The GSPC jumla

Business Standard - - OPINION - JY­OTI MUKUL

With the spud­ding of a well in a block in the Kr­ishna-Go­davari (KG) basin re­cently, state-owned Oil and Nat­u­ral Gas Cor­po­ra­tion ( ONGC), the coun­try’s big­gest oil and gas pro­ducer, joined Reliance In­dus­tries Ltd and Gu­jarat State Petroleum Cor­po­ra­tion (GSPC) to be­come the third ma­jor player at­tempt­ing to pro­duce from the tricky deep wa­ters of the Bay of Ben­gal.

The KG basin is an ex­ten­sive deltaic plain formed by two large east coast rivers, Kr­ishna and Go­davari, in Andhra Pradesh and the ad­join­ing sea in which these rivers dis­charge their wa­ters. Ac­cord­ing to the Direc­torate Gen­eral of Hy­dro­car­bons, the basin is a proven “petro­lif­er­ous” con­ti­nen­tal mar­gin with its on-land part cov­er­ing 15,000 square kilo­me­tre (km) and the offshore part cov­er­ing 25,000 square km.

The vast ge­o­log­i­cal po­ten­tial of the KG basin has, how­ever, un­made many am­bi­tious cor­po­rate claims, from both pri­vate com­pa­nies and pub­lic sec­tor units (PSU). Su­bir Ghosh’s book Grand Il­lu­sion: The GSPC Dis­as­ter and the Gu­jarat Model, ex­am­ines the Gu­jarat-based PSU’s con­tro­ver­sial KG basin jour­ney.

GSPC, he points out, was essen­tially a gas trad­ing com­pany that ven­tured into ex­plo­ration in the KG basin, once an ex­plo­ration and pro­duc­tion hotspot. To him, the Gu­jarat PSU took up what was one of Naren­dra Modi’s jum­las (fake prom­ise) as Gu­jarat chief min­is­ter, and then cre­ated a big hole in its bal­ance sheet af­ter its failed at­tempts at an ini­tial pub­lic of­fer.

The book be­gins by chart­ing the jour­ney of Mr Modi’s Gu­jarat Gau­rav Ya­tra as chief min­is­ter. The pro­logue talks about how dur­ing the ter­ror­ist at­tack on the Ak­shard­ham tem­ple in Gand­hi­na­gar in Septem­ber 2002, the state gov­ern­ment was en­gaged in in­creas­ing the net worth of GSPC in 48 hours so that it could meet the bid­ding cri­te­ria for the KG block in the auc­tion under the New Ex­plo­ration and Li­cens­ing Pol­icy (NELP).

Mr Ghosh’s at­tempt to list out GSPC’s mis­de­meanours in the KG basin, de­spite a dis­cov­ery in the KG-OSN-2001/3 block, heav­ily re­lies on the re­ports of the Comp­trol­ler and Au­di­tor Gen­eral (CAG) that were placed in the state Assem­bly. There isn’t much re­search from pri­mary or sec­ondary sources that such a work and topic would have war­ranted. At var­i­ous places, he lifts di­rectly from the CAG re­ports to bol­ster his the­ory that GSPC wil­fully messed up its fi­nances. For in­stance, the chap­ter ti­tled “Cry of the Wolf” quotes: “Against the es­ti­mated drilling cost of $102.23 mil­lion and the to­tal depth com­mit­ted of 45.348 me­tre in the min­i­mum work pro­gramme, the ac­tual drilling cost in­curred was $1,302.88 mil­lion and the to­tal depth drilled was of 77,395.07 me­tre.”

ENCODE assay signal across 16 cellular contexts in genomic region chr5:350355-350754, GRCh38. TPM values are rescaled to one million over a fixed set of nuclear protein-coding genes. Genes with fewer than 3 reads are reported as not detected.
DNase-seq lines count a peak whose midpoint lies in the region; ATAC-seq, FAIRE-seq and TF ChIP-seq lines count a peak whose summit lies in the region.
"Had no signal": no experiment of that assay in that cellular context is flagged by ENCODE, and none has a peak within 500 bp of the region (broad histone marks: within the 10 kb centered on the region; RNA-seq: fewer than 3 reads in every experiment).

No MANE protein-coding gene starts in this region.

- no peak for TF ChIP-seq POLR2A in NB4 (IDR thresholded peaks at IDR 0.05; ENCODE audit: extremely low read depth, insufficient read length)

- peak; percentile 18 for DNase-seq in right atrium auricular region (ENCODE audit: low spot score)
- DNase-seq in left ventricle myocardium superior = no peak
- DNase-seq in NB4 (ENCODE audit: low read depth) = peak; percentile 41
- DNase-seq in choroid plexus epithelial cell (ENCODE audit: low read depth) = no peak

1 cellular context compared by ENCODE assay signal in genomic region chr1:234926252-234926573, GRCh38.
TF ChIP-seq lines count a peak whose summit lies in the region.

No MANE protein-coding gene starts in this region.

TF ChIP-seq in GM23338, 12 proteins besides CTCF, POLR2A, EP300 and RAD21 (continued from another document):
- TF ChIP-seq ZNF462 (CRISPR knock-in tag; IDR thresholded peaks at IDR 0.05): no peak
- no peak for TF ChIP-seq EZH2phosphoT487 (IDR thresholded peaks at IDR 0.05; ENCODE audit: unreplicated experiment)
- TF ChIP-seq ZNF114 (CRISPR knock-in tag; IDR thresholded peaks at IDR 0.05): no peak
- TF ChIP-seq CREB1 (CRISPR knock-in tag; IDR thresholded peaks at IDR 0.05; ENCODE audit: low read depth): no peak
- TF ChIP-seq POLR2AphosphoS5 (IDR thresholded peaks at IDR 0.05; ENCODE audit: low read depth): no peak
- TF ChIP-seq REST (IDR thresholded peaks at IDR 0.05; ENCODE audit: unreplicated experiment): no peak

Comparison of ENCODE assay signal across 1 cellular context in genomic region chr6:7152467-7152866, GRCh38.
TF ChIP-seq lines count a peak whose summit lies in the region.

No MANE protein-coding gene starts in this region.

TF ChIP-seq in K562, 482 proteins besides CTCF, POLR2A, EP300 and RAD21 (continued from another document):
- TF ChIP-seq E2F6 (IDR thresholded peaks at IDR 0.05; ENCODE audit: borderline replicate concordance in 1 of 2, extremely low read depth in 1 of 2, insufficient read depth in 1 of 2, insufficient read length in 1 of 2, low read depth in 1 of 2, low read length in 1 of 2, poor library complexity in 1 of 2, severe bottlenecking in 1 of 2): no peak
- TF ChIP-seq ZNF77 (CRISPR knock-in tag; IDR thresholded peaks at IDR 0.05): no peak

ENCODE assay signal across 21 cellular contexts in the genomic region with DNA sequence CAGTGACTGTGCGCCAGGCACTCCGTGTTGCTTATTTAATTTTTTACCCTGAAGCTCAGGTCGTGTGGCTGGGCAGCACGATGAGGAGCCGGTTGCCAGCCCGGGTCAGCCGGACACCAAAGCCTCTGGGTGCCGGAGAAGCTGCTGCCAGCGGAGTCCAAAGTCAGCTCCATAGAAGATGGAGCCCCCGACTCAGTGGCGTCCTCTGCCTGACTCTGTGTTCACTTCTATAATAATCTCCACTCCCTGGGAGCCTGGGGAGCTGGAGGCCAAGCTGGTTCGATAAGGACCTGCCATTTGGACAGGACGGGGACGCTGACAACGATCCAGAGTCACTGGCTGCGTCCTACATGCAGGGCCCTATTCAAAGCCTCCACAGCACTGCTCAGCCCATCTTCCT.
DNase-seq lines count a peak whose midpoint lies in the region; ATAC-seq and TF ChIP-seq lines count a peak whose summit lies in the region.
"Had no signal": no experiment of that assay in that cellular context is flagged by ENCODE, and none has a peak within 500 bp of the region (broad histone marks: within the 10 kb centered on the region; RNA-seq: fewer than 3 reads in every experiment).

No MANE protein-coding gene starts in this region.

Besides GSPC’s debt and huge ex­pen­di­ture in the KG ex­plo­ration ven­ture, Mr Ghosh also goes into the al­leged favours granted to GeoGlobal Re­sources by way of 10 per cent par­tic­i­pat­ing in­ter­est in the block in re­turn for tech­ni­cal ad­vice from one Jean Paul Roy, a Cana­dian ge­ol­o­gist. Later, Mr Roy fell out with GSPC af­ter the com­pany de­vi­ated from its planned de­vel­op­ment pro­gramme. Mr Ghosh, how­ever, casts doubts on the news re­port about the fall­ing out by ques­tion­ing the Eco­nomic Times re­porter’s sub­se­quent ca­reer moves and con­trast­ing it with that of Ashish Khetan who re­ported on the GeoGlobal con­tro­versy in Te­helka mag­a­zine and later joined the Aam Aadmi Party, which raked up the is­sue at the po­lit­i­cal level.

As with Mr Ghosh’s ear­lier coau­thored work Gas Wars, Grand Il­lu­sion is all over the place with the writer los­ing fo­cus in some chap­ters that crit­i­cise the Hy­dro­car­bon Ex­plo­ration and Li­cens­ing Pol­icy that has re­placed NELP and sub­se­quently even the ap­point­ment of ONGC’s cur­rent chair­man. Tak­ing a dig at the Na­tional Demo­cratic Alliance gov­ern­ment’s Ease of Do­ing Busi­ness theme, a chap­ter “The Ease of Lur­ing Busi­ness” be­gins with the Tata Nano project be­ing re­lo­cated from West Ben­gal to Gu­jarat and Mr Modi’s run-ins with the Amer­i­can gov­ern­ment on grant­ing him a visa and the fa­mous Con­fed­er­a­tion of In­dian In­dus­try sum­mit that crit­i­cised the 2002 Gu­jarat ri­ots. The only com­mon string among these is­sues is Mr Modi and his Vi­brant Gu­jarat theme.

Though Mr Ghosh has cho­sen a con­tem­po­rary topic that had seen lim­ited de­bate in the print me­dia and had been com­pletely blanked out by the elec­tronic me­dia, his work could have been en­riched had he also gone into greater de­tail about the KG basin, its tech­ni­cal as­pects, and the man­ner in which ONGC was forced to buy the GSPC block in 2017. In­ter­views with oil sec­tor pro­fes­sion­als, in­vestor ac­tivists who crit­i­cised the GSPCONGC deal, and even jour­nal­ists who have long tracked GSPC were some of the ba­sic tech­niques that could have en­riched his writ­ing. His sole reliance on CAG re­ports and dis­parag­ing news items have not been able to make up for the lack of de­tail­ing, es­pe­cially on the fi­nan­cial ir­reg­u­lar­i­ties in GSPC’s func­tion­ing. To his credit, how­ever, Mr Ghosh has put to­gether all you need to know about GSPC in the con­text of Mr Modi’s rise from chief min­is­ter to prime min­is­ter.

GRAND IL­LU­SION: THE GSPC DIS­AS­TER AND THE GU­JARAT MODEL

Su­bir Ghosh Au­thors UP­FRONT 233 pages; ~395

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